I’ve adapted this slightly and placed a final step, where students reflect on the technique – discussing what they learnt from QTF, how they learnt from QTF and how they could apply what they have learnt to other situations.

I have created a pretty simple display in my room to show students the five steps of a successful QTF.

Click here to download it

Just heard today that the brilliant @pauldavidmac used QFT in his Year 13 class! Check this out….

“Used question formulation technique @Totallywired77 today with my Yr 13 #exphys students. Step 6 set as homework task”

“Step 5 of QFT in action with #exphys #rossett students. Worked v well & taught each other! @SamByrne94 @Totallywired77″

“Question formulation technique worked well today with Yr 13 #exphys students.#flippedclassroom”

Also check out this Lino.it canvass where Paul asked his students to reflect on the QTF session – amazing!

Some further reading on QFT

“Teaching Students to ask their own questions” By DAN ROTHSTEIN and LUZ SANTANA

“Question Formulation Technique” By Facing History and Ourselves


Some images from another successful QTF session – this time the students were learning about Particle Theory.

Step 1 Produce our own questions (notice the “C” and “O” annotations)

Step 2 Improve our questions

Step 3 Prioritise our questions

  1. […] lots you can do with questioning in your classroom. Question formulation technique. Socratic questioning (and much much more). For me, my overriding philosophy is that I really do […]

  2. […] using a version of QFT to get a fuller image of their island (I became God for a moment and allowed them to ask me […]

  3. […] question formulation technique is another useful strategy. Se also this blog post for a […]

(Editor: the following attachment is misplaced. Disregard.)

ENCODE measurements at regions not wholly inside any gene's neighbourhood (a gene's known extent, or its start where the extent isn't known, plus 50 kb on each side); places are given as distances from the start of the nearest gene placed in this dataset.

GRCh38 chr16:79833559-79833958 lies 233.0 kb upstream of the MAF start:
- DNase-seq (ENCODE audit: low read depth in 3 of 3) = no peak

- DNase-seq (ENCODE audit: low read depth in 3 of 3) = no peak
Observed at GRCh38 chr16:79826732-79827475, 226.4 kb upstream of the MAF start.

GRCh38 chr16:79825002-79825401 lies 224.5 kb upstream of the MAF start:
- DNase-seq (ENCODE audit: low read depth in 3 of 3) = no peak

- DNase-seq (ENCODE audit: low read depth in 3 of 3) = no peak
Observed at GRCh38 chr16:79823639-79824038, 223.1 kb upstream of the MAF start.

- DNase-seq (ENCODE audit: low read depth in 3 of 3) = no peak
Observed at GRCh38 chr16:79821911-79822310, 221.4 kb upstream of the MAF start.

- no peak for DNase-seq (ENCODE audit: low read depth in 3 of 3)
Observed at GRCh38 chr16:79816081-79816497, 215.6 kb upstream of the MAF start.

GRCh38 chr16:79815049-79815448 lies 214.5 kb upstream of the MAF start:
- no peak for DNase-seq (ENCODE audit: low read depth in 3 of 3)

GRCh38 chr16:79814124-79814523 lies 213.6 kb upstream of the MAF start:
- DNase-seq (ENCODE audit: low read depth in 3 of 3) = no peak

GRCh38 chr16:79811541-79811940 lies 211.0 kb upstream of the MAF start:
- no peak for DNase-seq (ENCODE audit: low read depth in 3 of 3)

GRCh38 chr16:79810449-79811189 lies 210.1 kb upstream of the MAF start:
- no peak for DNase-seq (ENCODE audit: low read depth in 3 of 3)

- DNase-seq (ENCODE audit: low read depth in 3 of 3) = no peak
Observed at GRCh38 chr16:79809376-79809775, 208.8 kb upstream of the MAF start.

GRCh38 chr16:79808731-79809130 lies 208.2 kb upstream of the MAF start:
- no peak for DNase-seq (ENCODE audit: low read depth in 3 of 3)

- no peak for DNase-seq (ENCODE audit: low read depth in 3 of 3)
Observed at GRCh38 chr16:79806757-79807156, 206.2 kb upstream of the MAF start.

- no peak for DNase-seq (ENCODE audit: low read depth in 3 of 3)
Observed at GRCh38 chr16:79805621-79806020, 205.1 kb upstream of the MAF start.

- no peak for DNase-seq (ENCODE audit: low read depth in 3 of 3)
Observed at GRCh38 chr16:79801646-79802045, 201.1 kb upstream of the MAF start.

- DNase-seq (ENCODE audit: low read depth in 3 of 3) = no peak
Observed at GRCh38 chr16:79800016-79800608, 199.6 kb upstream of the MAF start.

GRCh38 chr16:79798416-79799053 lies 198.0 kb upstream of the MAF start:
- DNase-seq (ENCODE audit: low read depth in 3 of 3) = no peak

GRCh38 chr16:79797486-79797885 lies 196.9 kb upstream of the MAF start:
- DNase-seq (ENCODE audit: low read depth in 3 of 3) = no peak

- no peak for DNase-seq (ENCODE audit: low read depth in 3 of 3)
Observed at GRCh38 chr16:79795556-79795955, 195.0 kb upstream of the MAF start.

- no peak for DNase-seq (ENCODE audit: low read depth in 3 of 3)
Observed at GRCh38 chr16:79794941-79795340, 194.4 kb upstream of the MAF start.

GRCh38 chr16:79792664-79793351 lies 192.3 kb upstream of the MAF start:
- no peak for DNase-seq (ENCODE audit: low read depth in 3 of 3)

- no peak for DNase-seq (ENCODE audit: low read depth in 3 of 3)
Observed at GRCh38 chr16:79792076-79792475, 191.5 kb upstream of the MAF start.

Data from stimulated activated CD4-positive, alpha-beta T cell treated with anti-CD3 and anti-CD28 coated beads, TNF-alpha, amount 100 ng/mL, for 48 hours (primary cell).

4. […] Edssential article from @totallywired77 : […]

  5. […] he does do is use the question formulation technique, constructing, prioritising / disregarding and asking questions. Asks students to draft their […]

  6. […] using a version of QFT to get a fuller image of their island (I became God for a moment and allowed them to ask me […]

  7. […] using a version of QFT to get a fuller image of their island (I became God for a moment and allowed them to ask me […]

  8. […] My students will need to learn about Food and Digestion (one group will look solely at the digestive system while the other will look at that plus what is a balanced diet and where do we get it from). The next part I’m really excited about; this is where we are going to create the driving questions (or the punk questions) for the learning. We will be using Question Formulating Technique or QFT, I have written about this before here. […]

  9. […] background-position: 50% 0px; background-color:#222222; background-repeat : no-repeat; } taitcoles.wordpress.com – Today, 7:22 […]

  10. […] QFT “Question Formulation Technique” How many of these strategies/activities do you plan into your lessons? Attempt to ask every student a question. No hands up rule. Random Name Generator/Lollypop sticks to choose students to… Source: taitcoles.wordpress.com […]